The U.S. Supreme Court has agreed to hear a case about whether a the nearly 100-year-old, cross-shaped war memorial in Maryland known as Peace Cross violates the Constitution because is on government property. The case of the monument, located in the Bladensburg community of Prince George’s County, could impact hundreds of similar monuments nationwide.
First Liberty Institute is defending the cross. One of its lawyers, Jeremy Dys, told CBN News, “This case is very important for a variety of reasons. Because this area of the law is right now – as Justice (Clarence) Thomas has said – in hopeless disarray. And so there’s really needing some clarity for this.”
The legal team believes this could be the most crucial religious liberty case the Supreme Court handles this term. That’s because if the high court eventually decides this cross has to go, it could affect thousands of other crosses, including crosses on all federal cemeteries such as the national cometary at Arlington.
But if the justices make a broad ruling favoring the cross and other objects like it, it could put an end to judges and bureaucrats deciding – somewhat haphazardly – if a religious symbol or display is too religious or secular enough to be left alone by secular authorities.
That possibility has opponents of the cross worried about the court setting a precedent that could counter future efforts to eradicate religious symbols–especially Christian symbols– from public display.
The District of Columbia-based American Humanist Association has led the challenge against the monument. The organization and three area residents sued Maryland officials in 2014 in an attempt to have the monument torn down. They say that the cross “discriminates against patriotic soldiers who are not Christian, sending a callous message to non-Christians that Christians are worthy of veneration while they may as well be forgotten.” And they point out that other nearby memorials are smaller and across the street from the cross.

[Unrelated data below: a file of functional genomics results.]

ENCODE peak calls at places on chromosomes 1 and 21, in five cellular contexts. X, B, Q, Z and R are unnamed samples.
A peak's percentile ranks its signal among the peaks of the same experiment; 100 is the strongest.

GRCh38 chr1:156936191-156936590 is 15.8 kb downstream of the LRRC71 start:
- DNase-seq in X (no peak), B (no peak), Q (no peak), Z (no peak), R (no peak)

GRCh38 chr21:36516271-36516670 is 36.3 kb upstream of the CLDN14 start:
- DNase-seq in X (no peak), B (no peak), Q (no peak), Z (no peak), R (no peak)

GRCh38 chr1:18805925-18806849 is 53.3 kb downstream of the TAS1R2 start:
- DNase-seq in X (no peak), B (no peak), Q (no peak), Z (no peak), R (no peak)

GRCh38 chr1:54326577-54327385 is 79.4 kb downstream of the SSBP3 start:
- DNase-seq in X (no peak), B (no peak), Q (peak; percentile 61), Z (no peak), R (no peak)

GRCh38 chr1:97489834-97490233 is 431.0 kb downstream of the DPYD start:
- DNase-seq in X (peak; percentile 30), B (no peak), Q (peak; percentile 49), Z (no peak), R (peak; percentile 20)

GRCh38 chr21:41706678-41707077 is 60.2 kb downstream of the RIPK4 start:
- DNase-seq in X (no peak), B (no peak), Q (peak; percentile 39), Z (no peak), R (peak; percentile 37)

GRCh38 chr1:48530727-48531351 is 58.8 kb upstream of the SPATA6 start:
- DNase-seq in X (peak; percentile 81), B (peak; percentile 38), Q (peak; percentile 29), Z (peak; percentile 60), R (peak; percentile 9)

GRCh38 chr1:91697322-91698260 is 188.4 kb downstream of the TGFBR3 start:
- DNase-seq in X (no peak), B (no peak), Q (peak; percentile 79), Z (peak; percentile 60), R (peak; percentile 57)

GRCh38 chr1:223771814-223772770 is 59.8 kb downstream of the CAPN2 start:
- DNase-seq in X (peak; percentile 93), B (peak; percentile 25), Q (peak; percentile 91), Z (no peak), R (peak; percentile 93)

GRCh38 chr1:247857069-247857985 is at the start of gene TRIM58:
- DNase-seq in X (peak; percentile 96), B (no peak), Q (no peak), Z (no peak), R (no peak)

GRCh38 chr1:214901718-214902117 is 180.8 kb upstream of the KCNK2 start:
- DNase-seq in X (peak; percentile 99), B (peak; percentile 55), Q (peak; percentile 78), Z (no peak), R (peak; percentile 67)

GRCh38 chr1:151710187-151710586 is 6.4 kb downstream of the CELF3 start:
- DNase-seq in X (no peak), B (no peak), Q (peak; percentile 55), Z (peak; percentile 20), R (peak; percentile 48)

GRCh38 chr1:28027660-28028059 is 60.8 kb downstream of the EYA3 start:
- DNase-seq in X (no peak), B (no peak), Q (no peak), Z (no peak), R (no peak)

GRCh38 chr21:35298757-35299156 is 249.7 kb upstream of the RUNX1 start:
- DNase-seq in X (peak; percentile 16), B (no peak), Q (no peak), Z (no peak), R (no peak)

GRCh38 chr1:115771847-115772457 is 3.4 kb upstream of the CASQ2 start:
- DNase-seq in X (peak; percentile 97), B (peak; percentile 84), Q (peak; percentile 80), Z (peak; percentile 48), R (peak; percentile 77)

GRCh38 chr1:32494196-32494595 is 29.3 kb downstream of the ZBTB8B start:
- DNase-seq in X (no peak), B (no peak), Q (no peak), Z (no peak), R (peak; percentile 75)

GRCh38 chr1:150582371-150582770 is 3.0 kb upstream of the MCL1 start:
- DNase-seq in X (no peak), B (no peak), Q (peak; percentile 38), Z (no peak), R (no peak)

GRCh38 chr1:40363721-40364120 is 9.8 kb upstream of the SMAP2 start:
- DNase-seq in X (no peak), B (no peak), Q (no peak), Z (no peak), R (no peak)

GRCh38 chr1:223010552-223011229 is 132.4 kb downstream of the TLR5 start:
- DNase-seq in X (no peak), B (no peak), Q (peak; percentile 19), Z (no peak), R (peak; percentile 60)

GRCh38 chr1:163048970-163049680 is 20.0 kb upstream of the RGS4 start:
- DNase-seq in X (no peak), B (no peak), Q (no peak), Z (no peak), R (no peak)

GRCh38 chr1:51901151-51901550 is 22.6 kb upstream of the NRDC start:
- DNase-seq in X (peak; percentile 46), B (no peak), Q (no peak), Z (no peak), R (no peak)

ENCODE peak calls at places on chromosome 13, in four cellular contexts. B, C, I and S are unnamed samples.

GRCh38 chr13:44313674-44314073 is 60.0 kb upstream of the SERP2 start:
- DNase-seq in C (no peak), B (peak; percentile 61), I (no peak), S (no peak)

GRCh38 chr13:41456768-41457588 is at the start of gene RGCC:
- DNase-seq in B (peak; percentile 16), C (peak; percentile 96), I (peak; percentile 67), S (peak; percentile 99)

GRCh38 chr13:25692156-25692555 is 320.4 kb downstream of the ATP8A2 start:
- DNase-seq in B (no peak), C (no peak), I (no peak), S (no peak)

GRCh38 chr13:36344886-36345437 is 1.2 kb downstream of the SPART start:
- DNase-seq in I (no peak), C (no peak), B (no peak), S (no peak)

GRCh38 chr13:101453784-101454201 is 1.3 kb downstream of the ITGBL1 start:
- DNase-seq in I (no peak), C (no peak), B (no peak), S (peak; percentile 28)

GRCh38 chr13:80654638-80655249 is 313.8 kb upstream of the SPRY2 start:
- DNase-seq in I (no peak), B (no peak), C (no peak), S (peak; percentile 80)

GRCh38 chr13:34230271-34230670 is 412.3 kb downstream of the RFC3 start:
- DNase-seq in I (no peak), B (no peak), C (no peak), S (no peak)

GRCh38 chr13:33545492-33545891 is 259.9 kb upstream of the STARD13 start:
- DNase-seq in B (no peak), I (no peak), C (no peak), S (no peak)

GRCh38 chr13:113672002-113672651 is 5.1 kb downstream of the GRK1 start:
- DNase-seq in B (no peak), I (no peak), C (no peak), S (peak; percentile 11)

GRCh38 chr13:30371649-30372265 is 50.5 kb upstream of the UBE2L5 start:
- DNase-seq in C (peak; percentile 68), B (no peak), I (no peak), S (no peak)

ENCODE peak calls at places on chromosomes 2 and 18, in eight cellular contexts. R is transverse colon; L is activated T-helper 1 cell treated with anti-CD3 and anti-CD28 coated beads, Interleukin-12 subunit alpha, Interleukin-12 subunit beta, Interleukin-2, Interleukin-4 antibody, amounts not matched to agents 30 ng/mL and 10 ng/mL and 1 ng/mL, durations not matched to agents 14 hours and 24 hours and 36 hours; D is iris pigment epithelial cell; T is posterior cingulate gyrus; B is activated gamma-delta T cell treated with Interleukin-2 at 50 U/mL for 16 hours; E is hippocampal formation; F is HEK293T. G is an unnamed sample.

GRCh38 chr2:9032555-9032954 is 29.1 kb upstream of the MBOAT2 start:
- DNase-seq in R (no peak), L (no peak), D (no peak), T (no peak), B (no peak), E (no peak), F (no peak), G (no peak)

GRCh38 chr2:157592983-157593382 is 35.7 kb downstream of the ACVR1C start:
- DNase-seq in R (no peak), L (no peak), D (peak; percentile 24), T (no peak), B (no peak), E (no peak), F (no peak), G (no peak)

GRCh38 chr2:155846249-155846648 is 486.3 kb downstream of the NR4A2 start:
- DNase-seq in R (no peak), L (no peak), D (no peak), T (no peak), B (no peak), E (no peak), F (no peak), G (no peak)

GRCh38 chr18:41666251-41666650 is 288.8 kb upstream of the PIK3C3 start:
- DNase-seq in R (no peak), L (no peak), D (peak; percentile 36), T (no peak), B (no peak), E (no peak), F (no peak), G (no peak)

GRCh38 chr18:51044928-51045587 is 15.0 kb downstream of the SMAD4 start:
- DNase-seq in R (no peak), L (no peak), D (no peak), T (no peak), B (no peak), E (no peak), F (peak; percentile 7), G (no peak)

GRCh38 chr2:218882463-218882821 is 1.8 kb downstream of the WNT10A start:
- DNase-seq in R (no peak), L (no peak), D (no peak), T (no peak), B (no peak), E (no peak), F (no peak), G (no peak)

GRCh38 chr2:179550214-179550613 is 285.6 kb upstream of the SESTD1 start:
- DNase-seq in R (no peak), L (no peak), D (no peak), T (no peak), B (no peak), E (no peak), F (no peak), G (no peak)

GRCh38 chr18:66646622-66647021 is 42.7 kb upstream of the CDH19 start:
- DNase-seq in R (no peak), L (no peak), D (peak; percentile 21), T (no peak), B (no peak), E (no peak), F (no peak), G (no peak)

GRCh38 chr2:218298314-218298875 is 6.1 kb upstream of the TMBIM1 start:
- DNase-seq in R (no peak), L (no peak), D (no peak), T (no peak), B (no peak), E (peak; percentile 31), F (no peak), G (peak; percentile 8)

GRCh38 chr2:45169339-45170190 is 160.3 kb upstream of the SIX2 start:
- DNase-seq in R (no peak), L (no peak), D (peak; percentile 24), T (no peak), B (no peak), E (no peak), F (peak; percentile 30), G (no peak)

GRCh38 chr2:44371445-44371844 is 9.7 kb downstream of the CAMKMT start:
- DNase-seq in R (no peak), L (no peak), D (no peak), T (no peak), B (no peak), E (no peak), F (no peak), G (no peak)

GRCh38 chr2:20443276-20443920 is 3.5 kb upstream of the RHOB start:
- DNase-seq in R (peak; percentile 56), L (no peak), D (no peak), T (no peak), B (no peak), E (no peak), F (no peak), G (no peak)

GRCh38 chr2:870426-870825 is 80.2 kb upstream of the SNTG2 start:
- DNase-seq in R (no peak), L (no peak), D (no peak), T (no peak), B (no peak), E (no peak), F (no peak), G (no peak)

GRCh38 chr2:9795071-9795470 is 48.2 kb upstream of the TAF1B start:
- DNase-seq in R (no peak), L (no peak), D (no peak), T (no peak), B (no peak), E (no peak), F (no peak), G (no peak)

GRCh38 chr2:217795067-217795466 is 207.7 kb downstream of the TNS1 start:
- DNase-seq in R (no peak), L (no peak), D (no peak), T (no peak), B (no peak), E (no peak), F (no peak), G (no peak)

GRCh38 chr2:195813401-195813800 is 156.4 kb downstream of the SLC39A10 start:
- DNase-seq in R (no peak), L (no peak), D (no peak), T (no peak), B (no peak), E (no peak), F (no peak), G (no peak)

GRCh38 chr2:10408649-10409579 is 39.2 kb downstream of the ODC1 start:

One of the people who brought the original case against the cross – Steven Lowe of the American Humanist Association – told CBN News, “The government on this piece of property is favoring a religion with this huge symbol. When you come across the bridge or approach it from any of the highways, you see nothing but this huge Christian cross.”
Journalist Renee Green spoke with Lowe and other cross opponents for her documentary “Save the Peace Cross.” In it, United Coalition of Reason officer Fred Edwords stated, “It gives the impression of Christianity and nothing else. And it gives the impression of government endorsement of Christianity.”
And Lowe told Green, “The existence of a memorial on public land is not a problem. It is just the use of the Christian cross as part of that memorial that we find contrary to the First Amendment and separation of church and state.”
Edwords added, “It looks for all the world like, ‘Okay, this is either the state of Maryland or the city of Bladensburg endorsing one religion.'”
In the suit against the cross, one atheist said he was traumatized driving by it. Green appears on camera in her documentary to point out that many telephone poles are in the shape of a cross.
“If the plaintiffs win this lawsuit, will all the telephone poles need to be modified?” Green asks, tongue-in-cheek. She adds, “I just hope they’re not traumatized by telephone poles while driving.”
The Peace Cross has drawn the support of Maryland’s governor and senators. Over the summer the state of Maryland filed an amicus brief in support of the petition to the Supreme Court, and Gov. Larry Hogan said the state was “determined to fight all the way to the highest court in the land to keep it standing tall and proud.”
The Peace Cross was completed in 1925, and it honors 49 men from the surrounding county who died in World War I. A plaque on the cross’ base lists the names of those soldiers, and both faces of the cross have a circle with the symbol of the American Legion, the veterans organization that helped raise money to build it.
Today, responsibility for the cross falls to a Maryland parks commission that took over ownership and maintenance of it in 1961 because of traffic safety concerns.
The first amendment/the first enumerated right:
Congress shall make no law respecting an establishment of religion, or prohibiting the free exercise thereof; or abridging the freedom of speech, or of the press; or the right of the people peaceably to assemble, and to petition the government for a redress of grievances.